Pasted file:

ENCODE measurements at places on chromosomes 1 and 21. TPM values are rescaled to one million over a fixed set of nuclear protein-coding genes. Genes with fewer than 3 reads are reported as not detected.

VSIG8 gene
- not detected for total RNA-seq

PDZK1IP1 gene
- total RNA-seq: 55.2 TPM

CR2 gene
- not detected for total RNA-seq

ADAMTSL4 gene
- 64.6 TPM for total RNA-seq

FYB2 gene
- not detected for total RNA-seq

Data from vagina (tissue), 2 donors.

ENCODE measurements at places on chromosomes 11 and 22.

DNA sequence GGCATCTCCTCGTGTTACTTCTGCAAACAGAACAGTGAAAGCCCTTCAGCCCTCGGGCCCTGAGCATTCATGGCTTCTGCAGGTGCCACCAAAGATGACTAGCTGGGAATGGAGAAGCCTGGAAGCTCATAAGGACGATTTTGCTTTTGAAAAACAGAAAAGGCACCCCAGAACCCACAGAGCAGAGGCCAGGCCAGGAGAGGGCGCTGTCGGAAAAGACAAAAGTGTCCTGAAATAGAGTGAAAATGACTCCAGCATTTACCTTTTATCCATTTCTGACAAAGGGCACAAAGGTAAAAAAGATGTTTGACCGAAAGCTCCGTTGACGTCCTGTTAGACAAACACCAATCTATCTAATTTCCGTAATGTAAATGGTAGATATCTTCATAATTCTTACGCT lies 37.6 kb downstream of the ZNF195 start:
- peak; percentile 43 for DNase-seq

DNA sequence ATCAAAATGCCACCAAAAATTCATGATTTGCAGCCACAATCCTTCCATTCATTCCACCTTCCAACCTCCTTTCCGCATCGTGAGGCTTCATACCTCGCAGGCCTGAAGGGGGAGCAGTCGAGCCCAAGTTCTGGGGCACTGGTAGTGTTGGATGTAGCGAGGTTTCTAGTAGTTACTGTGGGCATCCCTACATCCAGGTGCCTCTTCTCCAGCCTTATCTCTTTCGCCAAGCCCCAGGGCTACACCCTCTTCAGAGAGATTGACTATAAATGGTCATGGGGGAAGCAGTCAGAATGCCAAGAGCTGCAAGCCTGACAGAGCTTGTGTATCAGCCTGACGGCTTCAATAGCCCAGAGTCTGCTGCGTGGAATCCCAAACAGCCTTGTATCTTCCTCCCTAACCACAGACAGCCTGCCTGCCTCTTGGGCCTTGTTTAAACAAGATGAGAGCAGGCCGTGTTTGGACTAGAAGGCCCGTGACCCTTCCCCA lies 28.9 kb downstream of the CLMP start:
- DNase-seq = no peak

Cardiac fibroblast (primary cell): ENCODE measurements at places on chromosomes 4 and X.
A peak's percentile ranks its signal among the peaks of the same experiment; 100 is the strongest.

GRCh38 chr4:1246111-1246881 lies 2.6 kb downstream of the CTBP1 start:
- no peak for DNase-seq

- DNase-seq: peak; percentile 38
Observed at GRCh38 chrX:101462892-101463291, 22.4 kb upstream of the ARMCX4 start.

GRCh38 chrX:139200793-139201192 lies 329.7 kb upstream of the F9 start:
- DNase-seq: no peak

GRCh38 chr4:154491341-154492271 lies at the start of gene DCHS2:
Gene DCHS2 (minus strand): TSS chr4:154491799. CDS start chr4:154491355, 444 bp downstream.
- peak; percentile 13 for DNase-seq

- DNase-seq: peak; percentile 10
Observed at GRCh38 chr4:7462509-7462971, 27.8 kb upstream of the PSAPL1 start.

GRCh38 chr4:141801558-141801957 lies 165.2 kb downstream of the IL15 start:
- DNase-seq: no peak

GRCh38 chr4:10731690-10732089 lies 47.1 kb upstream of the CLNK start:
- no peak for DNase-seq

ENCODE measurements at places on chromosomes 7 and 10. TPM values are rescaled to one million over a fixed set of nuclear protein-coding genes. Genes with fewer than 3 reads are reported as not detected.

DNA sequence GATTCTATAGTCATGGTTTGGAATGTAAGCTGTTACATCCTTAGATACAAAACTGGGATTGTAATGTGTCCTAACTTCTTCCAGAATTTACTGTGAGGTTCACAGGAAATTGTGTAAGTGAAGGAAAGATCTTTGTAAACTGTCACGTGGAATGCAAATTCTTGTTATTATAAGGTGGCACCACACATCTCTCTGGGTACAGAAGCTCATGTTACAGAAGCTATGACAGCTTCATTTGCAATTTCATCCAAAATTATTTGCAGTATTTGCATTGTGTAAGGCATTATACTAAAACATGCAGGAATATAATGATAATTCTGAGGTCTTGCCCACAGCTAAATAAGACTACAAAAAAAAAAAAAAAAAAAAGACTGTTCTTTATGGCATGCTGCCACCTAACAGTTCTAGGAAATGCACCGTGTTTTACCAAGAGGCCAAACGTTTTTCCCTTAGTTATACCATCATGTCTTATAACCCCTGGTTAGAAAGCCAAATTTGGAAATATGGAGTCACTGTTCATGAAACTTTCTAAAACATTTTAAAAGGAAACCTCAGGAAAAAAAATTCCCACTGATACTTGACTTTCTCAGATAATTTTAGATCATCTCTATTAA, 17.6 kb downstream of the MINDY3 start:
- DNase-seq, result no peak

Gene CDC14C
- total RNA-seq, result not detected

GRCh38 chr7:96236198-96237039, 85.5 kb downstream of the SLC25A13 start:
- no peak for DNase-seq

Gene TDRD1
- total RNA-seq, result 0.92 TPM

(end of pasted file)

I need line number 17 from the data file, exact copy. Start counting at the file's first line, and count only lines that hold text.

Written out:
- DNase-seq = no peak